How Students in More Than 150 Schools in 31 States Will Learn Computer Science

Students in more than 150 middle schools across 31 states will soon have access to computer science courses that will prepare them for the increasingly technology-based economy. The opportunity is provided through a partnership between Verizon and Project Lead The Way (PLTW).

The U.S. Bureau of Labor Statistics projects that 50 percent of the 2.8 million job openings in STEM-related fields through 2018 will be for computer specialists and cites a critical need in more than 180 industries for people who have skills and expertise in software development, cyber-security, information technology and computer support.

This past spring, Verizon and PLTW gave 12 schools and 405 students who had no previous computer science classroom experience access to a course called Introduction to Computer Science (ICS). Upon completion of the course, the students – 33 percent of whom were female – developed 322 apps and reported a 42-percent increase in their interest in programming, and a 30-percent increase in their interest in STEM subjects. The success from the pilot program encouraged Verizon to work with PLTW to reach even more middle school students and further expand the program.

“We want to ignite the entrepreneurial spirit in students and put them on the path toward a brighter future,” said Rose Stuckey Kirk, chief corporate social responsibility officer for Verizon.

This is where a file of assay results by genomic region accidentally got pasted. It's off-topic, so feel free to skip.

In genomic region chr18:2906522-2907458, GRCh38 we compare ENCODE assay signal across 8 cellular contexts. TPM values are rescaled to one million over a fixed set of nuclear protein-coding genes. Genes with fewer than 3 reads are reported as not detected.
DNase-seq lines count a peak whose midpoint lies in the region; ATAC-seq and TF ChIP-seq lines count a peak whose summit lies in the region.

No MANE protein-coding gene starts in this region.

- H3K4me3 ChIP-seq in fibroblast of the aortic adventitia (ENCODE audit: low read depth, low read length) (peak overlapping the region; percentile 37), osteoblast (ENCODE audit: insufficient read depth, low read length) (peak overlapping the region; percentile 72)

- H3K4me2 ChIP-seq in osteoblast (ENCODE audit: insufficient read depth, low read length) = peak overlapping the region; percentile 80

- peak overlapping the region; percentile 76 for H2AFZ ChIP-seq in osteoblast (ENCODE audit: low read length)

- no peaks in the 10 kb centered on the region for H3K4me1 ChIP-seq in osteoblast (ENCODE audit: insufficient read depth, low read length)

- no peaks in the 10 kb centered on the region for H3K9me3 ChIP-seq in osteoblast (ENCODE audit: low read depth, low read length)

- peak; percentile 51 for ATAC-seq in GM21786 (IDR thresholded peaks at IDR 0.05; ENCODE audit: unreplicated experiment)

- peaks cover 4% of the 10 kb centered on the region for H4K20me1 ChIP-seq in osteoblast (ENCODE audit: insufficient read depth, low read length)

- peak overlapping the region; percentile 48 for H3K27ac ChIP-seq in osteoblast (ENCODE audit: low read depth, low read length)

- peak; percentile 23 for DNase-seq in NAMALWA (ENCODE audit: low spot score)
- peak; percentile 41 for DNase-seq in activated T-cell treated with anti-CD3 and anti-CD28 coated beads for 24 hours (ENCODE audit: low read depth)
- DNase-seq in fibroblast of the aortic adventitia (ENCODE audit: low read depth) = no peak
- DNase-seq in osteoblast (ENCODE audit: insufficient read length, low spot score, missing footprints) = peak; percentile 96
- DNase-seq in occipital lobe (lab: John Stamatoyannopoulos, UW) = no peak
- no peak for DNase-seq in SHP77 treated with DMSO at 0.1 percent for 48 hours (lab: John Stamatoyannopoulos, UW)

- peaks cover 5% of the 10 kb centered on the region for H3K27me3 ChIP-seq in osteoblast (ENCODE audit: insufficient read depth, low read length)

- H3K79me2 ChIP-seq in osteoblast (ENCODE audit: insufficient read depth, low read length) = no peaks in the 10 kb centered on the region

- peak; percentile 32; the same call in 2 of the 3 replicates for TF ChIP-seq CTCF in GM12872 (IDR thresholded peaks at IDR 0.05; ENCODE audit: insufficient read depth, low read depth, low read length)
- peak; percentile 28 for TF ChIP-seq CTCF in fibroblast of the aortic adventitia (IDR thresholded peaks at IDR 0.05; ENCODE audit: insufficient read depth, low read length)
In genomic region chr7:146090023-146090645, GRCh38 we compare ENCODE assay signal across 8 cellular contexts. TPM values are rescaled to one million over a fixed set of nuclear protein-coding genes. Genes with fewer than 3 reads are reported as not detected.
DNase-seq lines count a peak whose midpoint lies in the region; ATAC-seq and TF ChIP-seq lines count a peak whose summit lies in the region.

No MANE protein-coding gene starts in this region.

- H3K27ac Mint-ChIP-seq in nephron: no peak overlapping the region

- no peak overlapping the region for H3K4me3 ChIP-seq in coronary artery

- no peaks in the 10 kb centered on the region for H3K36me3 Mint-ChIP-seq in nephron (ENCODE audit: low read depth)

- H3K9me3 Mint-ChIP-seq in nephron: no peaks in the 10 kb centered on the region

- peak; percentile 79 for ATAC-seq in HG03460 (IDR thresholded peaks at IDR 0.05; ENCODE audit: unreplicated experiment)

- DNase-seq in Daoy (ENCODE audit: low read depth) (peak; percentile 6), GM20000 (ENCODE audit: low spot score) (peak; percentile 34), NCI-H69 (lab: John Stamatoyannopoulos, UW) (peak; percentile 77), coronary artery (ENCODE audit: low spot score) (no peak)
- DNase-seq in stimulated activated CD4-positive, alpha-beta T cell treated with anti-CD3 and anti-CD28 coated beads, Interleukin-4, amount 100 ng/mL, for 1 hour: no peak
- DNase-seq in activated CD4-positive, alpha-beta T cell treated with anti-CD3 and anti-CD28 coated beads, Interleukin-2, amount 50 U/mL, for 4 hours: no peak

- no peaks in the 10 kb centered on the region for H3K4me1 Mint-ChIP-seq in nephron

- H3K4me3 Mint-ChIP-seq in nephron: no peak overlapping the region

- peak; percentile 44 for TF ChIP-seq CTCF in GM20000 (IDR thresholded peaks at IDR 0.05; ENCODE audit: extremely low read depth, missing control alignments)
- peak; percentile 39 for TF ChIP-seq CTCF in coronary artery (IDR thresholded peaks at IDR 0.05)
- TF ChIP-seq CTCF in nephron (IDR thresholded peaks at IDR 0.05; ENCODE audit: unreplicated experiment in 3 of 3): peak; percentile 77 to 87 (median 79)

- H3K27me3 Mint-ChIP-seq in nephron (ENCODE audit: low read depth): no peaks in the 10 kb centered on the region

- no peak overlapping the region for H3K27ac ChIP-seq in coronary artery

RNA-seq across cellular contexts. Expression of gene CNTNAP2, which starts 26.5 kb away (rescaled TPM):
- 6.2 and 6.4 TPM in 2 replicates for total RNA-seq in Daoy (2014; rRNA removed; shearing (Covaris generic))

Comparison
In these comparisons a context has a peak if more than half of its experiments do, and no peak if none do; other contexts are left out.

ICS is a series of two nine-week courses created by PLTW that are designed to be the first computer science experience for students who are new to programming. Throughout the courses, students create apps for mobile devices using MIT App Inventor®, a site that teaches the fundamentals of app development and programming. Students gradually progress to more complex programming, including text-based programming in Python®. Other concepts students will cover include the impact of computing on society and the application of computing across career paths; digital citizenship and cybersecurity; and how to model, simulate and analyze data.

Dr. Vince Bertram, PLTW President and Chief Executive Officer, said: “We are proud to work with Verizon in support of expanding students’ access to computer science education. By reaching students who would otherwise not experience high-quality, in-school computer science learning, I believe we will make a tremendous impact on the future diversity of the computer science workforce.”

According to research by the National Center for Education Statistics and National Science Foundation, women and underrepresented minority groups earn less than 36 percent the computer science bachelor’s degrees awarded each year in the U.S. In an effort to help address this issue, Verizon and PLTW carefully selected more than 150 schools with diverse and underserved student populations. Additionally, the average free-and reduced-lunch program at these schools is more than 85 percent.

Teachers from more than 115 of the schools attended professional development training over the summer to teach the new course; teachers from the rest of the schools will attend and complete training this school year. Teacher training is especially important in computer science as most primary and secondary teachers do not have previous computer science experience.

Verizon and PLTW plan to further expand the ICS course into 75 more schools in the 2016-17 school year. For more information about this initiative and the ICS course, visit https://www.pltw.org/verizon.

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